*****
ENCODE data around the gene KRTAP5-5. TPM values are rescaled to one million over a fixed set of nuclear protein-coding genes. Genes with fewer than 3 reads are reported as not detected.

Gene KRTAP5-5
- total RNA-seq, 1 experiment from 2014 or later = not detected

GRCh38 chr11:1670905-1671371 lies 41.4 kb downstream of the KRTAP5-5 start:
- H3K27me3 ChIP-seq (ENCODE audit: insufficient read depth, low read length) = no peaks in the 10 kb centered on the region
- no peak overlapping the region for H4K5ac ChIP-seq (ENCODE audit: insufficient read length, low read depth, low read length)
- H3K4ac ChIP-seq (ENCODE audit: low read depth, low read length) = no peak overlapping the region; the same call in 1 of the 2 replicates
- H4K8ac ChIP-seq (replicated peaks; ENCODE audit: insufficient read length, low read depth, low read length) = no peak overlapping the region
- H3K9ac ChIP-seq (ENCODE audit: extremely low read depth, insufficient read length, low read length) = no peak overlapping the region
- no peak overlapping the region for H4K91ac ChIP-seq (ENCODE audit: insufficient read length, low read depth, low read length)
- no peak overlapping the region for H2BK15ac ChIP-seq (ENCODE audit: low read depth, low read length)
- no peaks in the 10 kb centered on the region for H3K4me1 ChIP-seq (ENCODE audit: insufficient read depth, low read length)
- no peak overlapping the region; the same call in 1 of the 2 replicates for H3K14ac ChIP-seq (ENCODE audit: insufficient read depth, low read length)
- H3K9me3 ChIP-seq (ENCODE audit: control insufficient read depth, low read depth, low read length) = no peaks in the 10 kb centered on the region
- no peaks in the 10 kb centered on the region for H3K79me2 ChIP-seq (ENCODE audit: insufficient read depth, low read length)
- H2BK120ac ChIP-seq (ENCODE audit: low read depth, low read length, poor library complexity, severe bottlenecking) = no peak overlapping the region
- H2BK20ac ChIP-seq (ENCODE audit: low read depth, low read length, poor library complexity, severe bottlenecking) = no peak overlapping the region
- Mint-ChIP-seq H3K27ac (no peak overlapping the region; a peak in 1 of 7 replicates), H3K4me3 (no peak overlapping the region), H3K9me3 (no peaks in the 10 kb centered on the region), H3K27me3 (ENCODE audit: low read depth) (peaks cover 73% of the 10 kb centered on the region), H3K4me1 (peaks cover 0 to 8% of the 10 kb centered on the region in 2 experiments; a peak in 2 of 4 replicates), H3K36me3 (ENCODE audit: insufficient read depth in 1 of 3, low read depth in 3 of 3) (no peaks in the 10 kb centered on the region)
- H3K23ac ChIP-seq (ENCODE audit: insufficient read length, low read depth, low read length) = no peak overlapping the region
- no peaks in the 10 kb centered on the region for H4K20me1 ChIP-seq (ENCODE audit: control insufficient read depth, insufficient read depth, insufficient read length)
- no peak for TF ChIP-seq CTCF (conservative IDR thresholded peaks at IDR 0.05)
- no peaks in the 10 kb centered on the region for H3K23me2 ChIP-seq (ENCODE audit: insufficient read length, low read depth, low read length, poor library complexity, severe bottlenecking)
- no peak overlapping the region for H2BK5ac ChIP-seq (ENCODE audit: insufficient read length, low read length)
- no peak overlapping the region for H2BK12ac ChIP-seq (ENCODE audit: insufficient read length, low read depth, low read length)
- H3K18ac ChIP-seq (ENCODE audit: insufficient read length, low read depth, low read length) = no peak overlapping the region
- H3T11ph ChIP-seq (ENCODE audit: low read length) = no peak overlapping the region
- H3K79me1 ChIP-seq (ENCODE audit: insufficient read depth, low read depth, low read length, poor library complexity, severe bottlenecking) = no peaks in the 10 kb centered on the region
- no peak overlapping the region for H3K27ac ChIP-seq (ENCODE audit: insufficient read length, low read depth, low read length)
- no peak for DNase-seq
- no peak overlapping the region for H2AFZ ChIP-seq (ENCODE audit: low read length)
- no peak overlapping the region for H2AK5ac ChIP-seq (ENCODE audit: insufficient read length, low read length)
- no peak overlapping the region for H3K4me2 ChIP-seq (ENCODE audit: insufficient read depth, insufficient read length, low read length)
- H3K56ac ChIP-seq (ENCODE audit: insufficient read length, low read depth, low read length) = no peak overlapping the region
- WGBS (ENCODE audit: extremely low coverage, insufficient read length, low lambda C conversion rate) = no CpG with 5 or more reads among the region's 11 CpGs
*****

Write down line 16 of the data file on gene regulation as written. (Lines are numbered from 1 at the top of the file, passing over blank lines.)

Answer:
- H2BK120ac ChIP-seq (ENCODE audit: low read depth, low read length, poor library complexity, severe bottlenecking) = no peak overlapping the region